November 2017 Newsletter

  • By Antiques-Art-Design Sydney

“But I don’t want nutrition, I want food!”

Alice B. Toklas

Hello again,
We are told by Amex to shop small, by our trainers to eat smaller portions, and the airlines might wish that we would pack smaller bags, but there is also a delight in small things, in the precious, in the miniature, where all the marvels of the world at large are reduced in scale and made all the more curious and beguiling.  These things can also be an indulgence, as they are often just for the pleasure of the owner.  This month we look at the second smallest Cartier watch, revisit the art of the portrait miniature, discover Grand Tour micro mosaics and Lorna Lesley tells us about living large in small spaces.

Blowing out the Candles in November ... birthday dinner for eight
Mandelbrot sets the table, Joan Lindsay unpacks the picnic, Billie-Jean serves, Voltaire returns, Eliot and Alcott steal a march on Mark Twain. De Gaulle degusts...
Gifts for the spatially challenged...
By Lorna Lesley
Like many city-dwellers I live in what is optimistically referred to as a “studio”, which implies a creative space, but is actually real estate-speak for room, it’s so “compact” (tiny) that I don’t qualify as a free-range blogger. But with a place for everything and everything in its place it’s a convenient and cosy arrangement, low maintenance with barely a toe’s worth of carbon footprint.  The difficulty for us micro-housers arises when capacity, defined as: possessions divided by cupboards minus under-bed storage multiplied by file boxes is compromised by the receipt of presents.
In one of her monologues Joyce Grenfell addressed this problem in a lecture to the Women’s Institute titled “Useful & Disposable Gifts”, a disquisition on the horrors of handicraft that’d make Martha Stewart blanch. Re-cycled paper boutonnieres aside, she was on to something. Chocolates, flowers, vouchers for massages or facials all fit the bill, others promising life-changing experiences such as bungee jumping, shark diving, parachuting, meditation retreats etc. may be best left to expire quietly in the sock drawer. They give pleasure and don’t leave a trace.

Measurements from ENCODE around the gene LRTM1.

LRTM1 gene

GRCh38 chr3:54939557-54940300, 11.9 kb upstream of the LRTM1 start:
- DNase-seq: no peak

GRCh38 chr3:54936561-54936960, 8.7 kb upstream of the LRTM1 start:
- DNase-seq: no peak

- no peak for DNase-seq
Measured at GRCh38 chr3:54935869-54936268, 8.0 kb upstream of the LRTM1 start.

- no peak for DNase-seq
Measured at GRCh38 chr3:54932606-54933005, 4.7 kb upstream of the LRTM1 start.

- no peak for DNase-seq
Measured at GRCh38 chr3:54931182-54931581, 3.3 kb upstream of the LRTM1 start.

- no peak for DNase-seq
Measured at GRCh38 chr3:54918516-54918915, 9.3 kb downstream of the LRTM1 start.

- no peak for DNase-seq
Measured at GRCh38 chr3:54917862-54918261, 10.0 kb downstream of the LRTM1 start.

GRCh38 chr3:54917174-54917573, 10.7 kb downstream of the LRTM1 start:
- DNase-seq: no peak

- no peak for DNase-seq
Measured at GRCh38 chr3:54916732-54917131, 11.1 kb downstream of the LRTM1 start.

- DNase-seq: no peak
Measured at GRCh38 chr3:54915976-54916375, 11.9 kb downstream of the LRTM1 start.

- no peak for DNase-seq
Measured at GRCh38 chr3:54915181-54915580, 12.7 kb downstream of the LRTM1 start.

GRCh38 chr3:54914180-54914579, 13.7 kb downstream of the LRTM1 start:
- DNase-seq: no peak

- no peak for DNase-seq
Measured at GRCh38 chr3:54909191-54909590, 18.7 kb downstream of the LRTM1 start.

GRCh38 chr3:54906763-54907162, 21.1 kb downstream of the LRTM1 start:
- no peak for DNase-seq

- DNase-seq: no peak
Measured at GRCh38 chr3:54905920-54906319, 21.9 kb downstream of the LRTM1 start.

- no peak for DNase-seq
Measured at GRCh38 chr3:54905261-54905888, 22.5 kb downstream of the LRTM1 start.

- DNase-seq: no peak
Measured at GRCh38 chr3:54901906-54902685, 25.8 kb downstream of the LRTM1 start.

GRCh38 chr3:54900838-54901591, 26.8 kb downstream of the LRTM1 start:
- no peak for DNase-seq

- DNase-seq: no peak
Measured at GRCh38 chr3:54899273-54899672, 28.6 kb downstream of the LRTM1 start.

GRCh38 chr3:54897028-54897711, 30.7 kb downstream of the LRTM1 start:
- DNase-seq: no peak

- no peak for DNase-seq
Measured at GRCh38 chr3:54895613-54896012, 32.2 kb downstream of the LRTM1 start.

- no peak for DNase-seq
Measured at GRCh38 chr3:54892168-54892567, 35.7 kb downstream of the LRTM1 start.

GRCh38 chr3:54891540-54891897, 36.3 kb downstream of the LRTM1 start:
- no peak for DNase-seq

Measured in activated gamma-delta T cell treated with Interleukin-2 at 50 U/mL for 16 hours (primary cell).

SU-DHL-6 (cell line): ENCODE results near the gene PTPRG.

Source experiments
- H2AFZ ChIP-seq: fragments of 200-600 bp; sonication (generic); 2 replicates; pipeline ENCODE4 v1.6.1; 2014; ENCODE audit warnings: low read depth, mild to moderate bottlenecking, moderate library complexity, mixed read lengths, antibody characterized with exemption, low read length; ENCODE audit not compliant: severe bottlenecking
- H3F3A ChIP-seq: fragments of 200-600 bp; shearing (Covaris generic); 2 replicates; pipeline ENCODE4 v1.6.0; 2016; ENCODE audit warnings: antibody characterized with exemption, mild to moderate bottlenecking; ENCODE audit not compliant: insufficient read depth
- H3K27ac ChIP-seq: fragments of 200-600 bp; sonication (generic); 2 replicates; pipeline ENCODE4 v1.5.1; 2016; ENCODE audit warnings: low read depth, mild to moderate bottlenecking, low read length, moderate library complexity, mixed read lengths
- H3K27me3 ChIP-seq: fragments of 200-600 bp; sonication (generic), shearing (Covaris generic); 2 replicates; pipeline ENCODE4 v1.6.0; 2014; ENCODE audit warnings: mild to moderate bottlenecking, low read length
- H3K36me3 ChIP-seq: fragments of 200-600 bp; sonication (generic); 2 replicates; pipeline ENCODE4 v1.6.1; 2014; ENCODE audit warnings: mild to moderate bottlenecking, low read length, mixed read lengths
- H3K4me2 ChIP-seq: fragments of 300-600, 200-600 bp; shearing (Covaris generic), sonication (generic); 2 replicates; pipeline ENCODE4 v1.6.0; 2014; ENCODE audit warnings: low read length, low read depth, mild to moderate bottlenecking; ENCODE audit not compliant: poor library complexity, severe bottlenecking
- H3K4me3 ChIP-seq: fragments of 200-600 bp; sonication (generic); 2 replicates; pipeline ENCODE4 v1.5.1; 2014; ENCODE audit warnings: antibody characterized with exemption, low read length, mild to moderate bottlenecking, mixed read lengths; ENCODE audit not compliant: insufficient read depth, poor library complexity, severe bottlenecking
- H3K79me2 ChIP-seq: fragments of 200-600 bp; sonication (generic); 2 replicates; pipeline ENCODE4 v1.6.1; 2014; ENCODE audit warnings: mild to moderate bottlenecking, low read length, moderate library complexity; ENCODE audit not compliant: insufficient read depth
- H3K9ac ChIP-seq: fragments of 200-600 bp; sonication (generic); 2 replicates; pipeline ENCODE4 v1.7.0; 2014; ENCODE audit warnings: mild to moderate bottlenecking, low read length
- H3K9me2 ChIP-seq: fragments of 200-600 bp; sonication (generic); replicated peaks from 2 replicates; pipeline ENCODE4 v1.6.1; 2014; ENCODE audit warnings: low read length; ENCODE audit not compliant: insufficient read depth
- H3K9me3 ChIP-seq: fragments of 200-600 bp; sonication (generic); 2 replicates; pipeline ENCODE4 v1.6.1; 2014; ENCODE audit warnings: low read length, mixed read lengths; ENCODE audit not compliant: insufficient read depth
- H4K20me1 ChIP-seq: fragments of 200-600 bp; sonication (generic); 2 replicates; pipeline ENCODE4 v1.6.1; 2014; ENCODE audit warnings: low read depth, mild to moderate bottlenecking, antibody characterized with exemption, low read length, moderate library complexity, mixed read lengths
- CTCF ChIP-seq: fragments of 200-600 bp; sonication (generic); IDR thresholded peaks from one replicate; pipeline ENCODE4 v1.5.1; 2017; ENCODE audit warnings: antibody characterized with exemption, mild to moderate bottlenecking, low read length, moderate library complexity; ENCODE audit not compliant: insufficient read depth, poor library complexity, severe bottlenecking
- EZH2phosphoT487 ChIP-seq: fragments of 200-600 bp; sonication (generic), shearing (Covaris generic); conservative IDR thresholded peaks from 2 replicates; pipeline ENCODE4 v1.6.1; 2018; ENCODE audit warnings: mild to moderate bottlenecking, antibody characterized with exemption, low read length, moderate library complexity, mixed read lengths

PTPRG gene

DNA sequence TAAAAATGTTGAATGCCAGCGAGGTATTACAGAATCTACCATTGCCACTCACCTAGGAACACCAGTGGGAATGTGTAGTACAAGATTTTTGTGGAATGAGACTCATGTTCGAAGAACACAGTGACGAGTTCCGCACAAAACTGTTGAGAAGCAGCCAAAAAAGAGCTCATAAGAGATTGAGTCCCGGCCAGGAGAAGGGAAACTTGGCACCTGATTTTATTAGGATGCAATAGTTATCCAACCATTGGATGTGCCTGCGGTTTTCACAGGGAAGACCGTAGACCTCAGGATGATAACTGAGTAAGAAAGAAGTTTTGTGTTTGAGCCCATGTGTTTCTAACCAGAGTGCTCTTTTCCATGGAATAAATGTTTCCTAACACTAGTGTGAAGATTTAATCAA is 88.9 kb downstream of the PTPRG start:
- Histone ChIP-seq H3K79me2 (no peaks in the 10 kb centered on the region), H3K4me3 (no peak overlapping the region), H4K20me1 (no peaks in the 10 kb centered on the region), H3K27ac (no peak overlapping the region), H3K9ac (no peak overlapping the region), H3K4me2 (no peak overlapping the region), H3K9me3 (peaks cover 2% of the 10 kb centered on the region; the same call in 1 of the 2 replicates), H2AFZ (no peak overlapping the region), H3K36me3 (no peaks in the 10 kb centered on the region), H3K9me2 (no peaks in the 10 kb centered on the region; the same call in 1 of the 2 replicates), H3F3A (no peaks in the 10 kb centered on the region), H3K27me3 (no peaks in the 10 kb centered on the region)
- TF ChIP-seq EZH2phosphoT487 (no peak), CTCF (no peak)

Which is all very well. 
Surely there must be something.
Perhaps a little something nestling in a box small enough to fit into the tightest corner…
Something that hardly takes up any space at all….
Second to one - the Cartier Calibre 104

The Calibre 104 when first launched in 1925 was the smallest mechanical watch movement in the world.
Commissioned by Cartier from Jaeger-LeCoultre, it’s revolutionary construction, where the workings operated in two layers, gave it its name: the Duoplan.  However, its shape being a small long rectangular shape meant that in France it was christened “the baguette”.
It is said a wealthy client didn’t like how the winder of the watch she was buying from Cartier made the design of the case asymmetrical and so at Cartier’s request, Jaeger-LeCoultre developed the design where the dust proof winder was placed to the back of the watch making the design lines of the case free from unwanted distraction. 
The 104 held this record as being the smallest watch and was only surpassed by the legendary Calibre 101 which was developed, also by Jaeger-LeCoultre, in 1929 and was just 1mm smaller.
Incredibly, since then, the 101 has continued to hold that record and is still manufactured today.
And just how small is small?..... well the outside of the gold case of the Calibre 104 we have in stock measures a mere 16.7mm long x 6.5mm wide x 4.5mm deep! 

A 1920's 18k yellow gold ladies Cartier Duoplan Baguette wrist watch - (shown here with a modern Harry Winston 18k Watch for scale) white enamel face with batons, numerals and blue steel hands, 18ct yellow gold case and double leather bracelet and enamel and gold clasp - Signed to the face by Cartier and case and clasp with serial numbers - movement signed for Jaeger-LeCoultre - The watch comes in an original vintage Cartier presentation box - total weight 15.9grms - c.1925 France and Switzerland $13,500